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The Nest has received so much acclaim and attention I thought it worth checking out. It is rather reminiscent of 'Skellig', a favourite book, although it lacks the allegory, mysticism and nuanced empathy. I appreciated the 'real' family relationships, the roles each character played. However, the central tenet, the deal struck between our protagonist and the 'Queen' wasp, was never fully explained. The confrontation, the climax of the story, was rather drawn out and ill considered in my opinion; would parents really leave their very ill, recently returned from hospital, facing a transplant, possibly terminal, newborn baby in the care of an older child? And for that period of time? I feel it very unlikely... However, if your child is of strong stuff (rather like the web) and can stomach a full, hammer blowing, denouement, this is the story!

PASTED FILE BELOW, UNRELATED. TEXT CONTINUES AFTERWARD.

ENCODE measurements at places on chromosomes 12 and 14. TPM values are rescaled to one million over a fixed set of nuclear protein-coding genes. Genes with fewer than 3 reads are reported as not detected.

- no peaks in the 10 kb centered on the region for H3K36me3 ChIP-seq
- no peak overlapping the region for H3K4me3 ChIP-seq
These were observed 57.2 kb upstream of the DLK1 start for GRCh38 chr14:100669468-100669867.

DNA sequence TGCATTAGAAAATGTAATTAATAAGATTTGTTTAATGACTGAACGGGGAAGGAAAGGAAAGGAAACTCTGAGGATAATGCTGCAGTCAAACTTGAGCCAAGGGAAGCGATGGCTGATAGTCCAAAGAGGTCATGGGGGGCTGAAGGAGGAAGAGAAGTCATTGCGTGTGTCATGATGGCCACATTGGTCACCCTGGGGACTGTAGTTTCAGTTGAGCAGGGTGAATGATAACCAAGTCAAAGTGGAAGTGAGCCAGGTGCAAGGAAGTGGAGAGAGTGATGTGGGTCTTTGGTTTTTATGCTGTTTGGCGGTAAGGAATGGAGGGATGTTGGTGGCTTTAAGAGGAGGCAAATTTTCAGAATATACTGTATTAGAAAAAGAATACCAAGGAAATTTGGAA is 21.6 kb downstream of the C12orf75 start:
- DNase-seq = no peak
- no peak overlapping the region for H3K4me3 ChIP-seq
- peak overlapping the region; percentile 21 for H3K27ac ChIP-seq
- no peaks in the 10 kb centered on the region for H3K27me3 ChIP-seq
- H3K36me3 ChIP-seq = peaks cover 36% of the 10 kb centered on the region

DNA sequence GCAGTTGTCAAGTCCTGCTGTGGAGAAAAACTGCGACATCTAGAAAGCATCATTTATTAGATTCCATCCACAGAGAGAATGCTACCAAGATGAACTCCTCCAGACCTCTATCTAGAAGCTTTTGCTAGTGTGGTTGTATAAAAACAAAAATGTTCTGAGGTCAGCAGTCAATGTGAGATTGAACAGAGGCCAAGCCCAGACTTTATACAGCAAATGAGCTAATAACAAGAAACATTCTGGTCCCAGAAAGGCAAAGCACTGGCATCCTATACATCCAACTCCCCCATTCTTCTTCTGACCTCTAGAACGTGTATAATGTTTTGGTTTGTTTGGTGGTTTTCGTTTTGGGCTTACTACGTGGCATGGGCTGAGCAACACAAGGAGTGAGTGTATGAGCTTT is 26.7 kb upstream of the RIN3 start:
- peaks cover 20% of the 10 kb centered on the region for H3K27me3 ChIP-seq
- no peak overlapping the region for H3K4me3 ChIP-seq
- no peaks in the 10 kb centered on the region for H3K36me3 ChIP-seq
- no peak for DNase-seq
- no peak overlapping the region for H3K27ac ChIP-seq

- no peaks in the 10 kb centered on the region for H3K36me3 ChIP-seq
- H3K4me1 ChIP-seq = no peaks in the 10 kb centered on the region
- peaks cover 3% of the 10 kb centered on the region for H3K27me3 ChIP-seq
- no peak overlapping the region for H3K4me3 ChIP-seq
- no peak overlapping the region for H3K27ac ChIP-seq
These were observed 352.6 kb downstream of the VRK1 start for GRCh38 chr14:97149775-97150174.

I thought I will enjoy reading a fantasy novel for pre teens, this was too complicated and weird. I guess there is a great opportunity to learn about wasps and other biological facts round them, but I just could not see the point of the book. I was not sure if the parents were also OCD.
Kenneth Oppel's story had the kids intrigued to the end. Jon Klassen's cover and inside art set the mood. Only quibble is that the quality of paper inside - newsprint-ish - did not match the quality of the cover - beautifully printed acetate wrap.
An excellent choice for a middle school student or as a class read aloud. Very scary! The premise of the book is bizarre but so plausible, in the way Kenneth Oppel has crafted the plot. Childhood nightmares, a wasp's nest, a sinister knife sharpener and a young protagonist who wants his baby brother to be "normal", are all interwoven in this fantastic story!